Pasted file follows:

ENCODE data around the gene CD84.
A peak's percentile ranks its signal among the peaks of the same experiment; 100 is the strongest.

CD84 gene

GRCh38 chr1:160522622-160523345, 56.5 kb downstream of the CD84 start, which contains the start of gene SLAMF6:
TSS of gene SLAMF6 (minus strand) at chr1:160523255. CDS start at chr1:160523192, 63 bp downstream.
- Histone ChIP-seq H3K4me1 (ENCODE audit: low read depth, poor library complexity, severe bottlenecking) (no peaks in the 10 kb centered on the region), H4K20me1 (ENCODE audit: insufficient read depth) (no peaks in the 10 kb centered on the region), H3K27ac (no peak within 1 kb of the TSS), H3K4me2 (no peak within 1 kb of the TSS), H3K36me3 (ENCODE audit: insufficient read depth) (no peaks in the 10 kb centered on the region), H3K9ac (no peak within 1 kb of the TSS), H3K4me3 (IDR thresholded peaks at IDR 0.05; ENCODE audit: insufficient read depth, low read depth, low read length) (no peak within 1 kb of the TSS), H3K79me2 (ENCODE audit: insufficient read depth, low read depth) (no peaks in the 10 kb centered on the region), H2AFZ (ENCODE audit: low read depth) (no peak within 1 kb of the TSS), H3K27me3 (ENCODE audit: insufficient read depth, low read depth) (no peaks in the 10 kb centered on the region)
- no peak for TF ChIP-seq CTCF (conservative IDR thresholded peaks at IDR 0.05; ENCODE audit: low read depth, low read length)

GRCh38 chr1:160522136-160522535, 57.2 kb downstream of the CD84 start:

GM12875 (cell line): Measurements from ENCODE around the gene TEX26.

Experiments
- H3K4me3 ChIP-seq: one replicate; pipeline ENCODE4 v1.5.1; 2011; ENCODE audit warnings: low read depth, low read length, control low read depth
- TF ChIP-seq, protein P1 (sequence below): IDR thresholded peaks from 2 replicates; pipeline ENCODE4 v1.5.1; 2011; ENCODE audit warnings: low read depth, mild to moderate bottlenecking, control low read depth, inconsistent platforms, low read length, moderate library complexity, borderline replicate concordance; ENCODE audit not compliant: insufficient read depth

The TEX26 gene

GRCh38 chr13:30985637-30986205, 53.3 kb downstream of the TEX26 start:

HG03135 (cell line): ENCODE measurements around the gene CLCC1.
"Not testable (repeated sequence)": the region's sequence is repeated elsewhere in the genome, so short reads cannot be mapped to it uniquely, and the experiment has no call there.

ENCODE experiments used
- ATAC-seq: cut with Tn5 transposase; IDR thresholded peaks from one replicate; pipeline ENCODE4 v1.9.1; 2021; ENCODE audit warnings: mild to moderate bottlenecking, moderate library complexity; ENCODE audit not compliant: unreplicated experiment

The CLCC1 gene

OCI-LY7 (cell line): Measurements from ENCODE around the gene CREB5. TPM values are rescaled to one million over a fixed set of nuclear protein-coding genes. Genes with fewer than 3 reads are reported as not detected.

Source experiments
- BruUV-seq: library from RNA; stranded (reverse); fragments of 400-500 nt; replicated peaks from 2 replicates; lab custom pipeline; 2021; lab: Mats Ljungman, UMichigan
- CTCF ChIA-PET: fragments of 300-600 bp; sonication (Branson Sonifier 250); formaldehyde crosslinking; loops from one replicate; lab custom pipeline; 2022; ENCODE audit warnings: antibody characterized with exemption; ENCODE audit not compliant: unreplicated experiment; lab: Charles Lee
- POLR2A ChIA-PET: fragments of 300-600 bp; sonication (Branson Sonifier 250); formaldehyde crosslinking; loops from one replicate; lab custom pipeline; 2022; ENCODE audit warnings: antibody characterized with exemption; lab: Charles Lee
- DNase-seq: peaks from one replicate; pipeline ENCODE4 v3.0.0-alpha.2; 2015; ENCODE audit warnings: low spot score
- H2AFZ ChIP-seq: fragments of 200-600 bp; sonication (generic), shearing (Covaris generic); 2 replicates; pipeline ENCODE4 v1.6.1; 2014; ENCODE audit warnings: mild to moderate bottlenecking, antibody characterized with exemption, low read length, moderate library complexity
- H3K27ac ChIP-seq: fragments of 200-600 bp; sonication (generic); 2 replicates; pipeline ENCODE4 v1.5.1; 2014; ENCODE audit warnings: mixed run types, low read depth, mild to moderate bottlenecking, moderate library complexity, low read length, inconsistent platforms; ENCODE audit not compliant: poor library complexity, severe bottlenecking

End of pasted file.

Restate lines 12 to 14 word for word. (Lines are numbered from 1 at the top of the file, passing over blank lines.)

- TF ChIP-seq, protein P1 (sequence below): IDR thresholded peaks from 2 replicates; pipeline ENCODE4 v1.5.1; 2011; ENCODE audit warnings: low read depth, mild to moderate bottlenecking, control low read depth, inconsistent platforms, low read length, moderate library complexity, borderline replicate concordance; ENCODE audit not compliant: insufficient read depth

The TEX26 gene

GRCh38 chr13:30985637-30986205, 53.3 kb downstream of the TEX26 start: